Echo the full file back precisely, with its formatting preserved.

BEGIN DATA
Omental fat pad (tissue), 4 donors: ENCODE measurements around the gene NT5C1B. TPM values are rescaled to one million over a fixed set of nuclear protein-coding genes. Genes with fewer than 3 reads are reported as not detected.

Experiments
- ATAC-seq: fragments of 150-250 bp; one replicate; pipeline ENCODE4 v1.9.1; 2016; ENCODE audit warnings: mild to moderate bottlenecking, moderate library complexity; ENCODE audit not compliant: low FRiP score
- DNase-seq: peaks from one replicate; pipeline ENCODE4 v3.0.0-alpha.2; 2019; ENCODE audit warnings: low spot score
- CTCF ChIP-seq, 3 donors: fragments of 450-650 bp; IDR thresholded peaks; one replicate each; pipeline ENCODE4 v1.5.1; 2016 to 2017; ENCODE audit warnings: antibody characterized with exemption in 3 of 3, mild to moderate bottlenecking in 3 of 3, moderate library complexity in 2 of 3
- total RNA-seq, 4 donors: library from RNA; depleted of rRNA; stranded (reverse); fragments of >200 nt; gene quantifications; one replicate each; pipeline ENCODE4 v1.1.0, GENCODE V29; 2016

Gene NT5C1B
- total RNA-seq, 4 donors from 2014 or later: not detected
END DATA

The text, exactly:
Omental fat pad (tissue), 4 donors: ENCODE measurements around the gene NT5C1B. TPM values are rescaled to one million over a fixed set of nuclear protein-coding genes. Genes with fewer than 3 reads are reported as not detected.

Experiments
- ATAC-seq: fragments of 150-250 bp; one replicate; pipeline ENCODE4 v1.9.1; 2016; ENCODE audit warnings: mild to moderate bottlenecking, moderate library complexity; ENCODE audit not compliant: low FRiP score
- DNase-seq: peaks from one replicate; pipeline ENCODE4 v3.0.0-alpha.2; 2019; ENCODE audit warnings: low spot score
- CTCF ChIP-seq, 3 donors: fragments of 450-650 bp; IDR thresholded peaks; one replicate each; pipeline ENCODE4 v1.5.1; 2016 to 2017; ENCODE audit warnings: antibody characterized with exemption in 3 of 3, mild to moderate bottlenecking in 3 of 3, moderate library complexity in 2 of 3
- total RNA-seq, 4 donors: library from RNA; depleted of rRNA; stranded (reverse); fragments of >200 nt; gene quantifications; one replicate each; pipeline ENCODE4 v1.1.0, GENCODE V29; 2016

Gene NT5C1B
- total RNA-seq, 4 donors from 2014 or later: not detected